Saturday, October 29, 2005

What a Journalist Should Be

I've just watched George Clooney's marvelous new film, "Good Night and Good Luck" and I cannot commend his courage and skill highly enough. The movie tells the story of newsman Edward R. Murrow's expose of McCarthyism at its peak in the early 50's. It is a wonderful piece of drama - beautifully photographed, note-perfect performances, and of course so deliberately relevant to our own times. It is not often that a movie is this educational and yet entertaining at the same time. The film offers a trenchant critique of the declining state of journalism which was already evident to Murrow in 1958. Trivializing, superficial, insulating, cosmetically obsessed with balance but lacking all substance, these are a few of the not so subtle characterizations of the field. In its place the movie hopefully lifts up another, entirely different philosophy of journalism: moralistic, truth-seeking and truth-telling, a friend of justice, holding itself to the highest ethical standards, educating, courageous, principled, full of conviction. Murrow says, in effect, that journalism is and ought to be a public service which serves the common good, which preserves democracy by guaranteeing the free and accurate flow of information, which ceaselessly exposes corruption and lies, which facilitates the democratic union of the government and the governed by protecting both from each other. My favorite line in the movie is when Murrow says, "We are not descended from fearful men." I felt like standing up and cheering when I heard that line. Murrow is right. This country wasn't founded on timidity. It was founded by complex individuals who made difficult decisions based on the best knowledge that they had, who made the most out of the humanity they had to offer, who willingly made sacrifices, took risks, and accepted challenges. That's what Murrow represented in this film. It's what Murrow believed a journalist should be.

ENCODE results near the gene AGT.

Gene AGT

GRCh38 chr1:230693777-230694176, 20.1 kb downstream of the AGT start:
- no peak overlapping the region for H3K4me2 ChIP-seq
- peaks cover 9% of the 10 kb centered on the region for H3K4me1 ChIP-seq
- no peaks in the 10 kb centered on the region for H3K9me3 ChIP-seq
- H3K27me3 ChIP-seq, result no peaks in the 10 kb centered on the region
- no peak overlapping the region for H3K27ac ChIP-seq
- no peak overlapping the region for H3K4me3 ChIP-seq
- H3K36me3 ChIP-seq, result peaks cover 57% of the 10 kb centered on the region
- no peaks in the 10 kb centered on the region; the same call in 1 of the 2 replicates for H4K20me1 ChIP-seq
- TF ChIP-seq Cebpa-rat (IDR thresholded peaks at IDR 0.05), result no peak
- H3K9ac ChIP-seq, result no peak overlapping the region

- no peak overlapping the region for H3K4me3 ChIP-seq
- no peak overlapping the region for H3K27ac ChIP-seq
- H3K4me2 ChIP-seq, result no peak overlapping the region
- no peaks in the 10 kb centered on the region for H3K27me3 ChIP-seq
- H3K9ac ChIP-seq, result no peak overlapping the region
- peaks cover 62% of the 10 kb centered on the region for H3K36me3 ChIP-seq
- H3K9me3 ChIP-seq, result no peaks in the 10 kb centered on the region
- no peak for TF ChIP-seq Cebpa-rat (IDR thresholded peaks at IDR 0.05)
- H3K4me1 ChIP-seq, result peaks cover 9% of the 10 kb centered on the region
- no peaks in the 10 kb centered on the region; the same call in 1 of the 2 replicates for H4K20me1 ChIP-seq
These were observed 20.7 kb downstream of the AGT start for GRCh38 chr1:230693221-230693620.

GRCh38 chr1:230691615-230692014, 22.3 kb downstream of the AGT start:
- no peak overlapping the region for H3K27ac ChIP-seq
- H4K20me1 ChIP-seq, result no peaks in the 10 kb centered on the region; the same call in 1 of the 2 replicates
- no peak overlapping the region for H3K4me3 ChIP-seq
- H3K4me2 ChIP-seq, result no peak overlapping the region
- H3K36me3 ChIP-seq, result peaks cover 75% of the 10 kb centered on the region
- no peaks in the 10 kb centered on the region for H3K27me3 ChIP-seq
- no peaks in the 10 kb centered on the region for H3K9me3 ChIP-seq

dbackdad said...

Thanks for the great review. This was one of the movies that I wanted to see this weekend. Based on your review, I'm definitely going to go see it now.

If you ever get the chance, check out Tim Robbins' Cradle Will Rock. It didn't get a lot of play when it came out in 1999, but I think it's one of Robbins' best. It goes into the true story of a leftist musical drama in the 30's and the how they tried to stop it.

Isabella di Pesto said...

Saw this film a month ago, and it's still with me.